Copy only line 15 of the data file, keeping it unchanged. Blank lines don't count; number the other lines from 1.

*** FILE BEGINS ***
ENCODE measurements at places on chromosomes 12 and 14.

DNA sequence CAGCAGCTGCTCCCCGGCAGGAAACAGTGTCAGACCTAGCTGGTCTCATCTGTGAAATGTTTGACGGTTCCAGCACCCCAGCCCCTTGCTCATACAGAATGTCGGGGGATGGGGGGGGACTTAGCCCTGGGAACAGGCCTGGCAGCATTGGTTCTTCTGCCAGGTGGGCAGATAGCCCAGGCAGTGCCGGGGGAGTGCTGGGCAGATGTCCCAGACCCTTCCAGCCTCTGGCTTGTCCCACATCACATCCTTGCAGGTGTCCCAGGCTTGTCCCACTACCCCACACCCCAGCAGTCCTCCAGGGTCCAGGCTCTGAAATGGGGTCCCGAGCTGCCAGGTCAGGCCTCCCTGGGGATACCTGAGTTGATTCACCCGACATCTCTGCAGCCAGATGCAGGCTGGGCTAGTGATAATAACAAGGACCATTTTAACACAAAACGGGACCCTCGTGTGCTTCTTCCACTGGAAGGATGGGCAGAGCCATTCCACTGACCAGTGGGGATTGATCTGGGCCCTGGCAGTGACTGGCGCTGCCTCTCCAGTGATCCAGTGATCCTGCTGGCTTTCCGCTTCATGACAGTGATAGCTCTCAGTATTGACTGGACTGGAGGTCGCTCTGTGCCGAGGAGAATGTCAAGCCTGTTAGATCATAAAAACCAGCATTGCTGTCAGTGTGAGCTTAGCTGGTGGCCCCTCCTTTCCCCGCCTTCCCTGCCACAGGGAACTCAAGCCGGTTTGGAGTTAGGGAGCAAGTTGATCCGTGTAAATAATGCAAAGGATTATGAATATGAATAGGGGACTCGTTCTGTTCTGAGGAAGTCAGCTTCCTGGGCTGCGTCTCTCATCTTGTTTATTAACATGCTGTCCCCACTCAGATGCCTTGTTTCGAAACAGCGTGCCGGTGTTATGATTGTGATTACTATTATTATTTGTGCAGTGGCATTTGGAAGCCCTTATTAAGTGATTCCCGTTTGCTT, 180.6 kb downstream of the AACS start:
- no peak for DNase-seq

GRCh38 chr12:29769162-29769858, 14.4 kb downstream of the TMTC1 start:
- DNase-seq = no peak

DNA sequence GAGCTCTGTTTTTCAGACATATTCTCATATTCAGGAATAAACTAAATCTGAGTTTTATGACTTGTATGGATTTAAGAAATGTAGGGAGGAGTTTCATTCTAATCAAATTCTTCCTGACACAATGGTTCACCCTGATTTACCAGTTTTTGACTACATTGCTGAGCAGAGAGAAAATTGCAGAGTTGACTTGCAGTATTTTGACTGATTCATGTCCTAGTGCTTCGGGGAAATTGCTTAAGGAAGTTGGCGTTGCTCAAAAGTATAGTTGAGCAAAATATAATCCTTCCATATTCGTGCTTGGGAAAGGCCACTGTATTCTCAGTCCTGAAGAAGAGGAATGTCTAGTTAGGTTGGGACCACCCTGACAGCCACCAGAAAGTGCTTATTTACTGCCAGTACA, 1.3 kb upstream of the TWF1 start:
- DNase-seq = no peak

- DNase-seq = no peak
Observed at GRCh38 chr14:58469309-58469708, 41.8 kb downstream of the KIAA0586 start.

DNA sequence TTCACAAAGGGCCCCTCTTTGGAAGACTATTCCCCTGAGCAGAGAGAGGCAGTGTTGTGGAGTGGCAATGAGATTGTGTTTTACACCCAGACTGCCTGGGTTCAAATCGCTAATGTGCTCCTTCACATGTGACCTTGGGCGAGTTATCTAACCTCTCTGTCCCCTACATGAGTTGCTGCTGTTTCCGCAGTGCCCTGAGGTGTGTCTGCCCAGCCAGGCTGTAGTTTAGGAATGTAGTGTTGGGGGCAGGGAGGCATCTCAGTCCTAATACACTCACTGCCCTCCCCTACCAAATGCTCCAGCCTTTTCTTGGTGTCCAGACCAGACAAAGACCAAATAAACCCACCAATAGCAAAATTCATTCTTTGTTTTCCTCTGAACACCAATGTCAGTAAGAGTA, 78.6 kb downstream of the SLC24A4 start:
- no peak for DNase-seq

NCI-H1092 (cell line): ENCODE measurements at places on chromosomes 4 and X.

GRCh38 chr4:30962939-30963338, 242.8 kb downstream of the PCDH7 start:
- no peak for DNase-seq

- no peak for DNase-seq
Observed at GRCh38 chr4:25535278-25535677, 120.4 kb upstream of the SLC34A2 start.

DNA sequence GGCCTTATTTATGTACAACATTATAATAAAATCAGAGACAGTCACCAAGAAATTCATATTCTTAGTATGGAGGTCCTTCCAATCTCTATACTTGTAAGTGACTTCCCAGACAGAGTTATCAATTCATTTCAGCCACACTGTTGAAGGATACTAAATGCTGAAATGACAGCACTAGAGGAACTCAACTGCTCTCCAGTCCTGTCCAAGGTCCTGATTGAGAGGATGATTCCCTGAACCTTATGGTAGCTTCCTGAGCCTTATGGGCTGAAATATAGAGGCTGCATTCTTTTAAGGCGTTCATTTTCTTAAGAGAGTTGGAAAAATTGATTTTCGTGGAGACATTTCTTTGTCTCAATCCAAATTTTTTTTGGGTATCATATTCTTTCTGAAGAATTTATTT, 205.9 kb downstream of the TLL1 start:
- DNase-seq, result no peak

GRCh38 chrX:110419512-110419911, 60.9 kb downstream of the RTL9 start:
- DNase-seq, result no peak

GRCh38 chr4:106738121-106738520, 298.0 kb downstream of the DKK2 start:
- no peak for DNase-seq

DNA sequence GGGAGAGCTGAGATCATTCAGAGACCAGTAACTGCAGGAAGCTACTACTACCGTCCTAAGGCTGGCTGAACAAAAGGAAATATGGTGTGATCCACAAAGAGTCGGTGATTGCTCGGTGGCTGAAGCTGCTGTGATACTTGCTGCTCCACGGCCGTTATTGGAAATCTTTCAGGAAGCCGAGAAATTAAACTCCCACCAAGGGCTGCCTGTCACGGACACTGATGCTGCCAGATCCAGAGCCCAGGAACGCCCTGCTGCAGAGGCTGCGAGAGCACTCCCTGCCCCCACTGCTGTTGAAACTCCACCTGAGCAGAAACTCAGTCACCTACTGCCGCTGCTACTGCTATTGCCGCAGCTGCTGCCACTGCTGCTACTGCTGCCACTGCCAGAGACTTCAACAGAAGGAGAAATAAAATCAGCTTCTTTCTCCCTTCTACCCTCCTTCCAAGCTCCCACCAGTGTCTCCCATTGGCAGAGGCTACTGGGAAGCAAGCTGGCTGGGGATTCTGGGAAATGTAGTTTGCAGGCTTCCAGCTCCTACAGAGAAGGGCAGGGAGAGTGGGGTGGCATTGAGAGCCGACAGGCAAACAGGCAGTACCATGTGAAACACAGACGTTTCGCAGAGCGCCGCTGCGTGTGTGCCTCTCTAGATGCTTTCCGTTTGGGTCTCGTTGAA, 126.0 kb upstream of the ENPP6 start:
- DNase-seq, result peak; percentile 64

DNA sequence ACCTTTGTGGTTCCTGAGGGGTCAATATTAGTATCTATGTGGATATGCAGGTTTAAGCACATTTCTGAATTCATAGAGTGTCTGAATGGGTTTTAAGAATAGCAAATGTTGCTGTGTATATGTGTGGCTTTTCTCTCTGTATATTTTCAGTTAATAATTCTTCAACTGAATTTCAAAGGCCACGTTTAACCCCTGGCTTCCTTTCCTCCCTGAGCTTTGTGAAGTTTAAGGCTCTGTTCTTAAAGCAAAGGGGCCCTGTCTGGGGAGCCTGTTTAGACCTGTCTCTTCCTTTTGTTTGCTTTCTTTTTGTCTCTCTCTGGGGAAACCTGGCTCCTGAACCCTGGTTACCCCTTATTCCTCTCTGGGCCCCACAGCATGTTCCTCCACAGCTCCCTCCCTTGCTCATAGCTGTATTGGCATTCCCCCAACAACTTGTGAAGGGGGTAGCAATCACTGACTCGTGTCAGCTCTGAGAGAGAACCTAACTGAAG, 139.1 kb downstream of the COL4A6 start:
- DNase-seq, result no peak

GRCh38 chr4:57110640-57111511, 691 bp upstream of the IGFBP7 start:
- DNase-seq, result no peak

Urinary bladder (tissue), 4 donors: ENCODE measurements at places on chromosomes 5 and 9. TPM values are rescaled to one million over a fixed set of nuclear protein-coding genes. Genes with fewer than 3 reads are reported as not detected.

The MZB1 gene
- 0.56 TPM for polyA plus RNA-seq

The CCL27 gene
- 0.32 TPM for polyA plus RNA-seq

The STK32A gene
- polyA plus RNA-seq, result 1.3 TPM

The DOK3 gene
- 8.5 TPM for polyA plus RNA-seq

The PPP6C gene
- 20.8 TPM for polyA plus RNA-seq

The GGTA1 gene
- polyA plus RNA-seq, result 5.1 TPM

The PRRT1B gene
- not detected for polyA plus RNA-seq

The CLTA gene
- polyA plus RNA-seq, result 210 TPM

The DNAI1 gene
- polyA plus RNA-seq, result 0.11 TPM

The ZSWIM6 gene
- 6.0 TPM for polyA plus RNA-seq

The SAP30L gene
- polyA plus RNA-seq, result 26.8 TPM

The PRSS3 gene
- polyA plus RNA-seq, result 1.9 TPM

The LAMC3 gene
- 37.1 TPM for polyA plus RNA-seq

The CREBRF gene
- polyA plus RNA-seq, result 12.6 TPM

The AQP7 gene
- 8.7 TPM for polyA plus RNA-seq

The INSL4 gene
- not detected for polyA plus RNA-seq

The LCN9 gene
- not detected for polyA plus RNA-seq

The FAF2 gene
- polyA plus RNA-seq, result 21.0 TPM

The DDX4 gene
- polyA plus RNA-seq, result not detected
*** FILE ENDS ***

- no peak for DNase-seq